August 14th marked the first official day of harvest, and as is tradition here at Adelaida we toasted to the season with 1984 Adelaida bubbly! The cellar is a buzz with the rattling of the sorting table, the smell of freshly pressed fruit and whirl of forklifts moving barrels and bins in what seems like a well orchestrated dance. Pristine new barrels yet to be embellished with crimson grape juice wait patiently alongside our new foudre and concrete tanks. We slowly eased into harvest this year and Winemaker Jeremy Weintraub feels we benefited greatly from the rain we received in July, “The tail end of Hurricane Dolores gave the vineyards arefreshing reprieve from the stressful dry conditions. With ourfarming plan of zero to minimal irrigation, we had been asking the vines to dig deep for water. The timing of the late July rain storm gave the plants a second-wind just as they were entering the critical growth period where color, sugar and phenolics are activated inside the berries. This hydration sustained the optimal development of our clusters, which promised a classic harvest season.“
An early budbreak coupled with a light cropload spurred an early harvest for Adelaida. We are excited about the concentration of flavors and the high acid in the fruit, which promises delicious wines and liveliness. Viognier was the first fruit of the season, followed  by Chardonnay, Syrah and Pinot Noir. A small amount of Grenache Noir and Carignan were also picked for our Version Rosé. Having had a fairly moderate summer, we had a two week heat spike that hit mid August which moved things right along. Harvest is a thing of timing, patience, and endurance. The fruit tells you when it’s ready, and it doesn’t always play by the rules.  Fortunately, we have a strong crew, both year round and during harvest. Adelaida welcomed three interns this year. Robin Tolchard joins us from Vancouver B.C. with a BS in Enology from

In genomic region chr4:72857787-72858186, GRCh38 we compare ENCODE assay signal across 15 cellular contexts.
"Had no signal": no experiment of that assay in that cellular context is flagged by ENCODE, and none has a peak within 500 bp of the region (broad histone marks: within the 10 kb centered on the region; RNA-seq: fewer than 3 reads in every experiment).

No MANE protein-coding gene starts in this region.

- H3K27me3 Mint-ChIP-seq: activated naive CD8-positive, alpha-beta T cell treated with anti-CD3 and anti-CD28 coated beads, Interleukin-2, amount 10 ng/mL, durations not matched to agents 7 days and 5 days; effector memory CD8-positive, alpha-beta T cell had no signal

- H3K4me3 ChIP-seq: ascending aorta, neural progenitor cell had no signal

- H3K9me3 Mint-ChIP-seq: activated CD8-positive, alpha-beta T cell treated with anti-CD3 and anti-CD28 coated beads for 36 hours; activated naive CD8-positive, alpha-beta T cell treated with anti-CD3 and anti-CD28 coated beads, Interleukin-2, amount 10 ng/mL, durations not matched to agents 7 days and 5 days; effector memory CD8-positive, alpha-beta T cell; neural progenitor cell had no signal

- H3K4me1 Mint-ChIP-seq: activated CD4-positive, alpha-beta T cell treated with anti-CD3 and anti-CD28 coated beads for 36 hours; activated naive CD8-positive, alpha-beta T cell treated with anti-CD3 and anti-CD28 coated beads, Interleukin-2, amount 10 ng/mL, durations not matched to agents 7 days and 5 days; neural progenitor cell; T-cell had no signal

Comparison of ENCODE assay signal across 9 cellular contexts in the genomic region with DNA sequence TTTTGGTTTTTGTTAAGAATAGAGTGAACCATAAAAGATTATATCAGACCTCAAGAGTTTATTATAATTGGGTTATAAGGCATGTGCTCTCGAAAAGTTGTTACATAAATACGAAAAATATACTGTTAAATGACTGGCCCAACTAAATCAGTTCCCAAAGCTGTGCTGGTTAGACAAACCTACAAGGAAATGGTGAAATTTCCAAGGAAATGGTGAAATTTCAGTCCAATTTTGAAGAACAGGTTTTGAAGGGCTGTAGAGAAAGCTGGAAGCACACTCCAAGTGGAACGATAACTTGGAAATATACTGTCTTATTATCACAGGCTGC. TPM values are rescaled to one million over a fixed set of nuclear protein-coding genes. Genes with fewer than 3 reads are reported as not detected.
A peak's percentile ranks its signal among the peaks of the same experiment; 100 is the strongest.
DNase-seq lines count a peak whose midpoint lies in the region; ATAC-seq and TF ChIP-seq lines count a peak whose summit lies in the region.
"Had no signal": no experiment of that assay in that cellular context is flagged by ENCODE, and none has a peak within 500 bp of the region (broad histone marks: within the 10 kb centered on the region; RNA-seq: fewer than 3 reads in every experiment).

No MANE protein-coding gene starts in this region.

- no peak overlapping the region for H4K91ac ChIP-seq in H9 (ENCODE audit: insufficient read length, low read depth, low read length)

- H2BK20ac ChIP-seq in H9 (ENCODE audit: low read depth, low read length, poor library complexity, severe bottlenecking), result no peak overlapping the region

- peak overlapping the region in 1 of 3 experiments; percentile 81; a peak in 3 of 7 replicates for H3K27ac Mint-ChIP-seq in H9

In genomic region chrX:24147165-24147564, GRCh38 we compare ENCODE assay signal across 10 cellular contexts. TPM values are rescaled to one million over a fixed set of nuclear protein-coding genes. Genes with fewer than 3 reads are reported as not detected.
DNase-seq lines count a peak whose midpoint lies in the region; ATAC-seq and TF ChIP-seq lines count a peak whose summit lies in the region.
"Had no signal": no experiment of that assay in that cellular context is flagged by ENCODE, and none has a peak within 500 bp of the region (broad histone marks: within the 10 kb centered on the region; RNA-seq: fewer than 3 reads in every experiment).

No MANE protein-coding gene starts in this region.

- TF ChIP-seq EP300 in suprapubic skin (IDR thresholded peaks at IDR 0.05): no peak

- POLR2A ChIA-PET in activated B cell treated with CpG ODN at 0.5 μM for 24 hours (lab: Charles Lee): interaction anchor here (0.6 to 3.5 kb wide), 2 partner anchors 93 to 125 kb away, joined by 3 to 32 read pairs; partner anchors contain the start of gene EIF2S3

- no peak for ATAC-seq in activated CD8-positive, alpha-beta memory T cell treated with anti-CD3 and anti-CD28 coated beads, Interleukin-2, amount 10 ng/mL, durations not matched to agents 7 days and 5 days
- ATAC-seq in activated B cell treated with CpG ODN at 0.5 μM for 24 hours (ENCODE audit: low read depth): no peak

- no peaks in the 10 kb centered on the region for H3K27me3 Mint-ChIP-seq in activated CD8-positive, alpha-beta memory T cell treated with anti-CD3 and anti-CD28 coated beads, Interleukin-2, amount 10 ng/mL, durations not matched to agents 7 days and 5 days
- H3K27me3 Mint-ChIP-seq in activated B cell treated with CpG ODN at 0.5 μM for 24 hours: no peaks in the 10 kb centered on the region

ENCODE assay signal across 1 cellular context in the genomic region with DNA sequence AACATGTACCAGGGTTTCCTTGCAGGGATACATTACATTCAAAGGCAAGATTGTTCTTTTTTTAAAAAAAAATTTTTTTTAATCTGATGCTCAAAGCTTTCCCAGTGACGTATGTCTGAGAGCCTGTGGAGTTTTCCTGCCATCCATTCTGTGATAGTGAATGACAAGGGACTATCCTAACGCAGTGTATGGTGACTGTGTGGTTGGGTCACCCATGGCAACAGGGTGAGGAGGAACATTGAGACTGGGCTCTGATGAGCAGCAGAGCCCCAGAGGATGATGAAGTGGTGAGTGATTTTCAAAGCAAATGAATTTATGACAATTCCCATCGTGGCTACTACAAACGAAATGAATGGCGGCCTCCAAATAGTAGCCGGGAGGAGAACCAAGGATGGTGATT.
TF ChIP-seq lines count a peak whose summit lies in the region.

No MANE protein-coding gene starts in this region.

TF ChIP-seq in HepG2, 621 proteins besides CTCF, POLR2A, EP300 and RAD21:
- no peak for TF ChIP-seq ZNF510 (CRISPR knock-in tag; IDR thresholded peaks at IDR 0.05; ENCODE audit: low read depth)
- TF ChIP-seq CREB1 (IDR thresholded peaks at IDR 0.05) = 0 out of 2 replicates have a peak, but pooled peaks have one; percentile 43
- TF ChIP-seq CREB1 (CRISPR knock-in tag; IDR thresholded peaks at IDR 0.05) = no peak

NMIT Melbourne, Australia. She is a Certified Sommelier and has worked harvests in Australia and Beaujolais, France. Gregg Rothberg from New York, New York, has been in the entertainment marketing business, but his personal passion for wine and Rhône varietals drew him to Paso Robles. This is his first harvest, but this will also be the first vintage for his label, 13th & Third Wines, which will be producing a rosé of Grenache and a GSM. Derrick Holmgren received a BS in Agriculture Business from Cal Poly and has worked  in Australia as well as for Tablas Creek last fall. He will travel to Chile this January, but his future is already growing here in California, having just planted a vineyard with Grenache, Mourvèdre, Carignan, Nebbiolo, and Zinfandel in El Derado county.


Time Posted: Sep 1, 2015 at 4:57 PM
Mary Hall
March 6, 2015 | Mary Hall

Vines and Cornerstones: Planting Foundations for the Future